It is difficult to assess the capabilities of the Mexican Army as a conventional fighting force, since the army has not been utilised in this capacity for several decades. Domestically, the main concern of Mexican governments with respect to the armed forces was to ensure that they did not develop advanced and expensive capabilities or a significant role in the nation's political system. Far from being a modern conventional fighting force, the Mexican Army is accustomed to guerrilla/irregular warfare and internal security operations. Thus, the armed forces have, in practice, served as a sort of national constabulary, backing up the police without the need for a large budget, extensive personnel, heavy modern fighting vehicles or advanced fighter aircraft. Mexico largely thwarted the threat of serious, externally-supported guerrilla movements during the 1960s and 1970s through diplomatic means, maintaining its independence from the US and keeping positive lines of communication open with Cuba and other left-wing elements. Also, Mexico did not hesitate to quickly suppress or co-opt domestic opposition when the need arose.
However, serious attention has been given to upgrading Mexico's military capabilities since the 1970s and a notable amount of progress has been made. In practice the only significant duties that the armed forces have had to carry out have been related to the drug war and relatively small guerrilla rebellions in Chiapas and Guerrero. The armed forces' purely military performance has been relatively impressive, although the overall effort has been diminished by rampant corruption and rapid growth in the size of the narcotics problem. That said, the military has been substantially more effective than the police in counter-drug operations, deploying at least 7,500 personnel at all times in an anti-narcotics role. Frequently, up to 45,000 troops are involved in such operations. The Mexican Army also responded effectively to the uprising in Chiapas in 1994, although it was charged with using excessive force.
Apart from its traditional external and internal defence mandate, the Mexican Army is tasked with a number of non-traditional roles, including law enforcement support, a large reforestation programme, fighting malnutrition and illiteracy, sport promotion, free dental services and disaster relief programmes.
Units have historically been based on battalion-size forces for two reasons:
In case of a conventional war (a very unlikely invasion from the United States), Mexican forces would spread out over a large geographical area and operate in small, guerrilla-type company-size units reporting to a battalion HQ. This explains the large number of mortars in service vs a small and obsolete field artillery force, the non-existence of MBT's and a somewhat autonomous-type of organisation.
Small units are easier to move around and do not allow a chance to concentrate power that could eventually be turned against the government. This practice (as well as an unwritten pact that dates from the late 1930s) has made the Mexican military one of the less participatory forces in Latin American politics and has enforced a true institutional character.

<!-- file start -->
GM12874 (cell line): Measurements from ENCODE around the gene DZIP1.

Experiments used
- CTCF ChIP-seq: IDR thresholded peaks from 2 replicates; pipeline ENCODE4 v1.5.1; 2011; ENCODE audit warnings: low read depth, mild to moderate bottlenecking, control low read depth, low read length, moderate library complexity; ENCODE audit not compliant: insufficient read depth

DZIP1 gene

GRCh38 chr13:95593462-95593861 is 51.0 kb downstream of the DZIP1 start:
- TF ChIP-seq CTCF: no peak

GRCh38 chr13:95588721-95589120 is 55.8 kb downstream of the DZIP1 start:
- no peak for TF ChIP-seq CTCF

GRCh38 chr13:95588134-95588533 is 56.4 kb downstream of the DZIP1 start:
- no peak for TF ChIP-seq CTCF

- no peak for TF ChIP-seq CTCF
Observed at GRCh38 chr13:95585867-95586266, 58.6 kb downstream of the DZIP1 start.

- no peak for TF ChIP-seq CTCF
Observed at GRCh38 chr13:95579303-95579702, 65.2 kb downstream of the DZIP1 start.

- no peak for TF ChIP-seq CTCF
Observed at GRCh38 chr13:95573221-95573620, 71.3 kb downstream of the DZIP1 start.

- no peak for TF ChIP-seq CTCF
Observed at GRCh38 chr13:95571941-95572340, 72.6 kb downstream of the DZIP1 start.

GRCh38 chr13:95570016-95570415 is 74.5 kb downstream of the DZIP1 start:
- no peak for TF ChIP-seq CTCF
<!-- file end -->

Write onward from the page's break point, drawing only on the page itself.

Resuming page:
Since late 2006 the army has been extensively used in an all-out campaign against organised crime that has seen a reorganisation of a portion of its forces to address this role. This has included the creation of a Human Rights Directorate to increase human rights awareness among all troops.
The army has adequately adapted to the changing scenarios of Mexico's security environment and the recent escalation of violence is an effect of increased operations from the state, through the army, against organised crime. The army has managed to transform from a rural support into an urban warfare force with increasing intelligence gathering capabilities. Special Forces assets have increased considerably in both quantity and quality as has the technology they employ. The brief creation of a Federal Support Forces Corps (FSFC) is evidence of this adaptability. The FSFC as a 10,000-strong unit trained in urban warfare and law-enforcement support and tasked with anti-crime operations. The corps was created by presidential decree but had to be approved by Congress in order to get funded. Congress rejected the creation of the corps in late 2008 and, consequently, it had to be disbanded.
There are no official reserve organisations. There is a theoretical reserve systems that calls up national military servicemen from the age of 18 up to the age of 49. A large proportion of the Mexican Army is being employed on the war against the drug cartels and up to 45,000 troops are utilised in this role at any one time. Deployments in what are known as "high impact operations" can take place between 30 to 90 days.
Rapid Reaction elements of the Mexican Army have recently been organised around three Special Forces brigades (12 battalions), three Independent Infantry Brigades, two armoured brigades and a single Paratroop Brigade. However, rapid reinforcements are usually performed using no more than company sized elements of battalions or regiments from one part of the country to the other.
Recent developments indicate that internal security and disaster relief will take priority. The army saw an increase in its anti-narcotic operations during the late 1990s and early 2000s. As operations migrated from rural to mainly urban regions, army units increasingly came into contact with the traditionally de-militarised Mexican society.
Recent and Current OperationsTOP
The Mexican constitution prohibits the deployment of Mexican troops outside the country in time of peace. However, forces have been deployed to Central and North America in humanitarian-disaster relief operations.
The army's most recent international deployment took place during September 2005, when some 196 troops (mainly medical personnel and engineers) deployed to San Antonio, Texas and set up a mobile hospital and kitchen facilities at the old Kelly AFB in the aftermath of Hurricane Katrina.